Conclusion

In the book, ‘How buildings learn’, Brand asserts that we need to honor buildings that are loved rather than merely admired (Brand 1994). We need to design and plan for our health and comfort in the built environments.

Human roles in the built environment have been changing continuously following priorities and values. Buildings and cities that we live in are significantly related to our communities. Sustainable strategies are important to the planning, design, construction, and preservation of the built environment, because it helps these activities reflect multiple values and considerations. We consider not only economic benefits but also environmental and social benefits during changing buildings. With appropriate maintenance methods, long-term design strategies, and socially creative expressions, it leads the sustainability movement for us to live in dynamic balance with its own diverse needs and the natural environment. A decision to change buildings and cities depends on human role and perception, and it will make our cities and communities with smart growth and sustainable development.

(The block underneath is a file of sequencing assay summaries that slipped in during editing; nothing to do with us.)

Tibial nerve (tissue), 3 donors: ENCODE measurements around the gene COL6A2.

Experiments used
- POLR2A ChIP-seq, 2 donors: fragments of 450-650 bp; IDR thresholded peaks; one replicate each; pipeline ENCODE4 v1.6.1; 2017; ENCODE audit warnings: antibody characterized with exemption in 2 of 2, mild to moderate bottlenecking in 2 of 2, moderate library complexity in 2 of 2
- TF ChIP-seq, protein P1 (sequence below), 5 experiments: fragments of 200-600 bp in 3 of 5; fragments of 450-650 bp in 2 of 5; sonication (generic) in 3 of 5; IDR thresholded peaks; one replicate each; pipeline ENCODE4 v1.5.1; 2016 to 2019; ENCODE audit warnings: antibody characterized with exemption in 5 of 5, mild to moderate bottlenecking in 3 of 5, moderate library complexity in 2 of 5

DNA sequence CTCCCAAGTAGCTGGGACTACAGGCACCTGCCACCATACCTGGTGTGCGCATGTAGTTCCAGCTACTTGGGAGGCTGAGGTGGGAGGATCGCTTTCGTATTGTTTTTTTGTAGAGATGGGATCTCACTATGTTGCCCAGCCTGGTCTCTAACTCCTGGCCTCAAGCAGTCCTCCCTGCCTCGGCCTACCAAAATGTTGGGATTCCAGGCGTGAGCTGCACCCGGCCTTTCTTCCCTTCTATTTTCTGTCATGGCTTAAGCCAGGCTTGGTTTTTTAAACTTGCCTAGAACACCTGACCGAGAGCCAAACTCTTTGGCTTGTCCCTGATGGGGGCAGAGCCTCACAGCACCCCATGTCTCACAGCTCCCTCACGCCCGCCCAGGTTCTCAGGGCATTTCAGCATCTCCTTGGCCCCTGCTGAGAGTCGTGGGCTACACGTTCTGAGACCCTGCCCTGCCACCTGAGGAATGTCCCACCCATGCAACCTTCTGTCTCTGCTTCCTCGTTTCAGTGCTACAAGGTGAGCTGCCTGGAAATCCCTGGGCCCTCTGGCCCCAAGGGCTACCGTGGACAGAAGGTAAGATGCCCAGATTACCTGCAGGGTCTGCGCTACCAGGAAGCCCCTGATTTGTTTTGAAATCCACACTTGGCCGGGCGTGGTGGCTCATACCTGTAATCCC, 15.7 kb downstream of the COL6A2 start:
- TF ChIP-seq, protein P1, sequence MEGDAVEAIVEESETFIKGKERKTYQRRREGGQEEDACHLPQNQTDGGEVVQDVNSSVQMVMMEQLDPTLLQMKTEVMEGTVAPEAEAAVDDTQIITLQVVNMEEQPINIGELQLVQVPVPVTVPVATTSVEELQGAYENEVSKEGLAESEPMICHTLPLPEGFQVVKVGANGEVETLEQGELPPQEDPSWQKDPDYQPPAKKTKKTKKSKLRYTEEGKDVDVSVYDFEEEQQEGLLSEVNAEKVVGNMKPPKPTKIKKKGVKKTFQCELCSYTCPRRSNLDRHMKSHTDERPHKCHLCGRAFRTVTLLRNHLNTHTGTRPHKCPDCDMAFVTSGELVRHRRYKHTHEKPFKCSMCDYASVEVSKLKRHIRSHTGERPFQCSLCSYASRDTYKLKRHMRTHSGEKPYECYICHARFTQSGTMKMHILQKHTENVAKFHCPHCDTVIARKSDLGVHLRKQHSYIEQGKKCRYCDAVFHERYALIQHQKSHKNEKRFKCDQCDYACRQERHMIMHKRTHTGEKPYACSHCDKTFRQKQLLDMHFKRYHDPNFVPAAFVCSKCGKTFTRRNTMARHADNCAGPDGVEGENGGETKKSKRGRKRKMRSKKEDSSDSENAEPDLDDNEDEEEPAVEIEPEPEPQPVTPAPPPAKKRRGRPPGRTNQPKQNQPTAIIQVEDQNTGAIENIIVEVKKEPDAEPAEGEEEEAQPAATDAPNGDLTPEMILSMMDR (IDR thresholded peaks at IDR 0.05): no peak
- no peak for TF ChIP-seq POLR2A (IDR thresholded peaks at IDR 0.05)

References

Brand, Stewart. 1994. How Buildings Learn: What Happens after They’re Built. New York: Penguin Books.

National Research Council (U.S.). Committee on Incorporating Sustainability in the U.S. Environmental Protection Agency. 2011. Sustainability and the U.S. EPA. Washington, D.C: National Academies Press.

Wikipedia. “Built environment,” last modified October 17, 2017, accessed October 20, 2017, https://en.wikipedia.org/wiki/Built_environment

 

 

 
 

All rights reserved by Donghwan Kim